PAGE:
Cutting hospital readmission rates, he says, is a top priority of the Centers for Medicaid and Medicare.
Defining a ‘D’ Deficiency
Vitamin D is a steroid hormone that directly influences over 200 out of some 20,000 to 25,000 human protein-coding genes and notably binds to a number of genes associated with autoimmune disease and cancer.4-6
“You can’t achieve optimal health, athletic performance, or cognitive performance without adequate vitamin D levels. Vitamin D is a very powerful chemical in the human body,” Dr. Matthews says.
He strongly urges people to get their vitamin D levels checked on a regular basis, and he is careful to note that the government’s currently acceptable level of vitamin D in the bloodstream, with a lower limit of 30 ng/mL, is far too low.7
“For me, anything in the 50 to 55 ng/mL range is where you want to be,” he says. “All animals in nature are between 50 and 55 ng/mL in the wild, but once we bring them into captivity, they drop. This happens in its own way to humans as well. When you’re in an Intensive Care Unit or another room in a hospital, your vitamin D level drops 50% in the first 24-48 hours. If you come into the hospital at 30 ng/mL, or below, and you drop below 18 ng/mL, your risk of death increases by 30%. It is a serious problem.”
Since the government has been lagging on this issue, Dr. Matthews has taken it upon himself to educate officials and explain the science and importance of vitamin D. He also believes that insurance companies are going to soon be all over the importance of the vitamin because it can prevent a lot of the chronic injuries that plague otherwise healthy people.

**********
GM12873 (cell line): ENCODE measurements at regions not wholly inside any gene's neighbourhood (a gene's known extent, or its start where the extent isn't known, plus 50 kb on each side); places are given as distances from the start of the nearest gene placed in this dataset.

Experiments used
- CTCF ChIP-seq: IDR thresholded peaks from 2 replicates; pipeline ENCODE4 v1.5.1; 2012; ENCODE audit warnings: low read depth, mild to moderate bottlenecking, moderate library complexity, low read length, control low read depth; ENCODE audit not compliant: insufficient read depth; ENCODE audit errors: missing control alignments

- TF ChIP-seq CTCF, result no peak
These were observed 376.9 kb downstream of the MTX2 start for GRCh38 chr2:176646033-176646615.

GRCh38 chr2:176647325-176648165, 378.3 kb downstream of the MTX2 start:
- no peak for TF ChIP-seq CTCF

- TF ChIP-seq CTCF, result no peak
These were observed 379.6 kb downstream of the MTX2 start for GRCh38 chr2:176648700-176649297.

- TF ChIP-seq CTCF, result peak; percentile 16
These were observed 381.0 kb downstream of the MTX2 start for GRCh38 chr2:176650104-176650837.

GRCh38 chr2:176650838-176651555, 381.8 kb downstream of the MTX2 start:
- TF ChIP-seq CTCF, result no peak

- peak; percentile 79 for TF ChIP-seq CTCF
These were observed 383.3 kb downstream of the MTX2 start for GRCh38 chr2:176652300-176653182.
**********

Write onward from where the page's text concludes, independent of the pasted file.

“I’ve met with a lot of government officials who didn’t know about what vitamin D can do,” Matthews says. “I’ve been giving lectures to educate them. You have to have a passion for it. Most people, once they see the evidence, accept what I’m saying. For instance, in our hospital, our mortality rate is down 42% with critically ill patients for all traumas with our new vitamin D protocol.”
Of course, Dr. Matthews wasn’t able to simply walk into his hospital and declare a new strategy for using vitamin D on all patients. It took much convincing, and that convincing began with, of all people, the staff nutritionist.